A petition calling for a UK trial for a terror suspect who has been detained without charge for seven years reaches 100,000 signatures, meaning the case can be debated in parliament.
Mr Ahamd was first arrested in 2003 at his London home in Tooting and accused of providing finance and logistical support to al-Qaeda.
During his arrest he sustained 73 separate injuries and was released without charge six days later.
The 37 year old was re-arrested in August 2004 under an international arrest warrant issued by American federal authorities and is being held in maximum security prison units awaiting a final ruling on extradition to the US. He has now been imprisoned for 2,646 days, according to the campaign for him to be freed.
He denies he is guilty of any terrorist offence.
The e-petition followed a campaign run by his family, which has attracted the support of celebrities including boxer Amir Khan, comedians Mark Thomas and Marcus Brigstocke, and actor Robert Llewellyn.
It said: “In June 2011, the Houses of Parliament Joint Committee on Human Rights urged the UK government to change the law so that Babar Ahmad’s perpetual threat of extradition is ended without further delay.
“Since all of the allegations against Babar Ahmad are said to have taken place in the UK, we call upon the British Government to put him on trial in the UK and support British Justice for British Citizens.”
Mr Ahmad’s lawyers have also argued that his human rights would be breached if he was sent to America because he could face life imprisonment without parole and solitary confinement at a “supermax” jail.
In a statement, Mr Ahmad’s family said: “Our solicitors have prepared a fresh file of evidence to the Director of Public Prosecutions Keir Starmer QC proving that the CPS should have prosecuted Babar in 2004.
“Over 100,000 members of the British public now ask the DPP to confirm that he will instruct independent counsel to conduct an urgent full re-review of this case so that Babar Ahmad can be put on trial in the UK.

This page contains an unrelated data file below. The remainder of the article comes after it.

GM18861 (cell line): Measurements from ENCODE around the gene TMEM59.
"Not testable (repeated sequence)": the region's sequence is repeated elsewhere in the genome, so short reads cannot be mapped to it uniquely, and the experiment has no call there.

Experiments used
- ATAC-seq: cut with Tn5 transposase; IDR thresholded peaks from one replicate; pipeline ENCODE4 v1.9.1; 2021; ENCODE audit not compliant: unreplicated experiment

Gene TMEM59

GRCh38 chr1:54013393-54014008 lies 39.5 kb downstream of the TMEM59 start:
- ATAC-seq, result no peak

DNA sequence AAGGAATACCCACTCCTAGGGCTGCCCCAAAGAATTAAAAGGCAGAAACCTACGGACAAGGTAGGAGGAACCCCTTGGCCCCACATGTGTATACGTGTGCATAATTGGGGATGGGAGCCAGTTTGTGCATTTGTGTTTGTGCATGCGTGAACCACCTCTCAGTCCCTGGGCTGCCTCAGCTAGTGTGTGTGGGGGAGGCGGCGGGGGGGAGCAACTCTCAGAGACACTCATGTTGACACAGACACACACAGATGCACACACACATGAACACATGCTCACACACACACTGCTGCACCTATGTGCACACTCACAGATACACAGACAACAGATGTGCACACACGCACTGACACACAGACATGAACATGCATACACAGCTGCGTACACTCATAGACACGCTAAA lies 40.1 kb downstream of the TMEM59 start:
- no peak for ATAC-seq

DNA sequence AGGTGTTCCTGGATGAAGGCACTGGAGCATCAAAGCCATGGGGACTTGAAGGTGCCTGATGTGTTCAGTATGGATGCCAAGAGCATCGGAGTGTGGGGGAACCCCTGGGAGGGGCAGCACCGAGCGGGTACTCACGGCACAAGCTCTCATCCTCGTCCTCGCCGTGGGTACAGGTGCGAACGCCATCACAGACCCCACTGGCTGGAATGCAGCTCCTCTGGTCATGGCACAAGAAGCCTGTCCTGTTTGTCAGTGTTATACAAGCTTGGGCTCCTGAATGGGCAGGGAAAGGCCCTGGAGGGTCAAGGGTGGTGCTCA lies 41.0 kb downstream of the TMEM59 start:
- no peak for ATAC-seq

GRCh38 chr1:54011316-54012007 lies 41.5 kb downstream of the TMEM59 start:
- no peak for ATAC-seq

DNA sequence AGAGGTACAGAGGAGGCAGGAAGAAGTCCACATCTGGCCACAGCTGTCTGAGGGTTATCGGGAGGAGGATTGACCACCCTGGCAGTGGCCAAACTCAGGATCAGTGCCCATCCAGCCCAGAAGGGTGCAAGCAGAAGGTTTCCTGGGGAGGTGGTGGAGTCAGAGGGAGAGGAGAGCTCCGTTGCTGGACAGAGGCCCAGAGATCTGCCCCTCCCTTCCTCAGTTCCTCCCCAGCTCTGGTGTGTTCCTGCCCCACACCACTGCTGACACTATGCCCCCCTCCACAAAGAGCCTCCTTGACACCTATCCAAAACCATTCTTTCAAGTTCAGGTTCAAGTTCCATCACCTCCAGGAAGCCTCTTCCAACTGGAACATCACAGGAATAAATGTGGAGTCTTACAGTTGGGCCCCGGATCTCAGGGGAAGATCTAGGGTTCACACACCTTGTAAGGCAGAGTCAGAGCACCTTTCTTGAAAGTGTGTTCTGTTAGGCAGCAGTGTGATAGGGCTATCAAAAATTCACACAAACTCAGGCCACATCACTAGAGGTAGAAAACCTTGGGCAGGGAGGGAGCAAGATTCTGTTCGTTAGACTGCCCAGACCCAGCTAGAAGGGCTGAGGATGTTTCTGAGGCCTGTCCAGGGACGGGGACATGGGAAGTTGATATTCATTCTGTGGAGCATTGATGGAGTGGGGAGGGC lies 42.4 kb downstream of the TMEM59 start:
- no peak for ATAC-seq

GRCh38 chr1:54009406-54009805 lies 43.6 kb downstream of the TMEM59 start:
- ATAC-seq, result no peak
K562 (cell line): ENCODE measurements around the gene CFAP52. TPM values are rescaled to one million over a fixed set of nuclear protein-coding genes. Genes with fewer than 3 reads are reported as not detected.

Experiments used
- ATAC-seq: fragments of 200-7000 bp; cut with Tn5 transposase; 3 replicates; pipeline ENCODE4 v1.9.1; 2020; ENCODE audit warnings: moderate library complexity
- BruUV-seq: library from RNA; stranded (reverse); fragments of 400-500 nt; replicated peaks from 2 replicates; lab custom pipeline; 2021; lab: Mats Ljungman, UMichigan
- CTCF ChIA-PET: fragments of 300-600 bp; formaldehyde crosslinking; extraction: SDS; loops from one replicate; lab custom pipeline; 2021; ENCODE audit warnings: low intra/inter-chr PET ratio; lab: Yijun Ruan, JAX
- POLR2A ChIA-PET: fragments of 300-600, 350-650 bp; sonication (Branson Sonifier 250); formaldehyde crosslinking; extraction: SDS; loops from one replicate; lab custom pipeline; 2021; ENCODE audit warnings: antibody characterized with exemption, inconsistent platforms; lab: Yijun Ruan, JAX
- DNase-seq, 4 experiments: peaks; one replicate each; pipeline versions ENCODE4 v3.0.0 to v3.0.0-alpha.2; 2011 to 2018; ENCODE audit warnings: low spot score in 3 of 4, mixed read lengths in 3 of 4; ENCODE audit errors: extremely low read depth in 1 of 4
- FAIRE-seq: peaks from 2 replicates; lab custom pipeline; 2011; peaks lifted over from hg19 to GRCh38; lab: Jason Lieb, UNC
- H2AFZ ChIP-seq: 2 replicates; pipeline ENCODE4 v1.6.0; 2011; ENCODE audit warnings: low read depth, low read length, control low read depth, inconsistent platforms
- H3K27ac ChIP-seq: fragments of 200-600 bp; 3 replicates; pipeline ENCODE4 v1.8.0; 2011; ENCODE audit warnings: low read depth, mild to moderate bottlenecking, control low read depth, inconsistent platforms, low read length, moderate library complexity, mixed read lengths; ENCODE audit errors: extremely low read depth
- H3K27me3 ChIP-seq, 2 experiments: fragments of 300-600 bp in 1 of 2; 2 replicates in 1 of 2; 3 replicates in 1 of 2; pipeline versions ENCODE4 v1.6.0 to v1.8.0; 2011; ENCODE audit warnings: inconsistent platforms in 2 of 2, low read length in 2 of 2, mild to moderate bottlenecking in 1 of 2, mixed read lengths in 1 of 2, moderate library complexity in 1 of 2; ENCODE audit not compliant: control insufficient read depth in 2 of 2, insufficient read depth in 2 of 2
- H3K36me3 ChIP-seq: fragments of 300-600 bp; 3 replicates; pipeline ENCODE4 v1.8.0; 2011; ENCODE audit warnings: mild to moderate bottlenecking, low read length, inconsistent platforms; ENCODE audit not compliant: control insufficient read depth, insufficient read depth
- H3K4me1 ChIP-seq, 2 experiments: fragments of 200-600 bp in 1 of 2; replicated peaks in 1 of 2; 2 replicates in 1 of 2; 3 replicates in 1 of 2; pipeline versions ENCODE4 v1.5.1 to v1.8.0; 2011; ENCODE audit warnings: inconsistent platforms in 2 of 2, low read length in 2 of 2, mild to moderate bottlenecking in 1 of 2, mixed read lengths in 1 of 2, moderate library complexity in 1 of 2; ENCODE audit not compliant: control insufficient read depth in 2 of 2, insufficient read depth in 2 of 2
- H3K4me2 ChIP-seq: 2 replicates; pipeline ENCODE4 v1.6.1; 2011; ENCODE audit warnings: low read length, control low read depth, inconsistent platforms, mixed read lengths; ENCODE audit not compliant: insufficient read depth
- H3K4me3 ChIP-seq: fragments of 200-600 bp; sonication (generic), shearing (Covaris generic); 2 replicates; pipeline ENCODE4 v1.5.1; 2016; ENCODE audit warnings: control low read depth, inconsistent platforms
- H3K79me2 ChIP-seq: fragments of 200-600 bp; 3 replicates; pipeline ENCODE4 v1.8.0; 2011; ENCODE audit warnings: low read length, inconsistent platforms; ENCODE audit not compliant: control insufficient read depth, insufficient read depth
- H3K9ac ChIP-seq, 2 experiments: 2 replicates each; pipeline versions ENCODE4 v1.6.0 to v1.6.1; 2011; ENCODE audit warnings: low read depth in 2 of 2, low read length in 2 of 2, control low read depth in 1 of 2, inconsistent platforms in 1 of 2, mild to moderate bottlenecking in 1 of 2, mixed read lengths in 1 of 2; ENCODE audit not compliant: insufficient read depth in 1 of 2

“We also ask the coalition government to confirm that a full Parliamentary debate will be held about Babar’s case with a view to putting him on trial in the UK.”
“We are overwhelmed by the amount of support for Babar’s case. This shows that the British public is still prepared to stand up against injustice.”
The petition is one of only five petitions which have reached 100,000 signatures.
In March 2009, the Metropolitan Police agreed to pay him £60,000 in compensation damages after he complained that he had been subjected to physical, sexual, and religious abuse during his initial arrest.
During the trial, Babar Ahmad told the court that he was awoken from his sleep at 5am on 2 December 2003 when officers from the Anti-Terrorist Branch and the Territorial Support Group raided his home.
He said he was wrestled to the floor and repeatedly punched and sworn at, claiming that one officer pulled his genitals.
The four officers told the court that Mr Ahmad’s injuries were either self-inflicted or caused by a legal tackle that took him to the ground when he was first detained.
In July last year, the European Court of Human Rights halted extradition proceedings, but Home Secretary Theresa May decided he should remain in custody until a final ruling is made later this year.